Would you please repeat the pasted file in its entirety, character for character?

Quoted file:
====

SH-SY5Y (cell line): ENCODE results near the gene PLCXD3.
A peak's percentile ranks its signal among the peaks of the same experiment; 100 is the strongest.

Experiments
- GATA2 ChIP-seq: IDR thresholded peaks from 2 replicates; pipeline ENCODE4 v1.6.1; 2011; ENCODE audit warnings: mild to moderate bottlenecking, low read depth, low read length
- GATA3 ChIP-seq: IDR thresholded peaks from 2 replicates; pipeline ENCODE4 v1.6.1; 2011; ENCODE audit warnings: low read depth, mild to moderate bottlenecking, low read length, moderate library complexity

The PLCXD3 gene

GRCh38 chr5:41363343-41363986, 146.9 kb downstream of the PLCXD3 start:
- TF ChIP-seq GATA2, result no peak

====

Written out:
SH-SY5Y (cell line): ENCODE results near the gene PLCXD3.
A peak's percentile ranks its signal among the peaks of the same experiment; 100 is the strongest.

Experiments
- GATA2 ChIP-seq: IDR thresholded peaks from 2 replicates; pipeline ENCODE4 v1.6.1; 2011; ENCODE audit warnings: mild to moderate bottlenecking, low read depth, low read length
- GATA3 ChIP-seq: IDR thresholded peaks from 2 replicates; pipeline ENCODE4 v1.6.1; 2011; ENCODE audit warnings: low read depth, mild to moderate bottlenecking, low read length, moderate library complexity

The PLCXD3 gene

GRCh38 chr5:41363343-41363986, 146.9 kb downstream of the PLCXD3 start:
- TF ChIP-seq GATA2, result no peak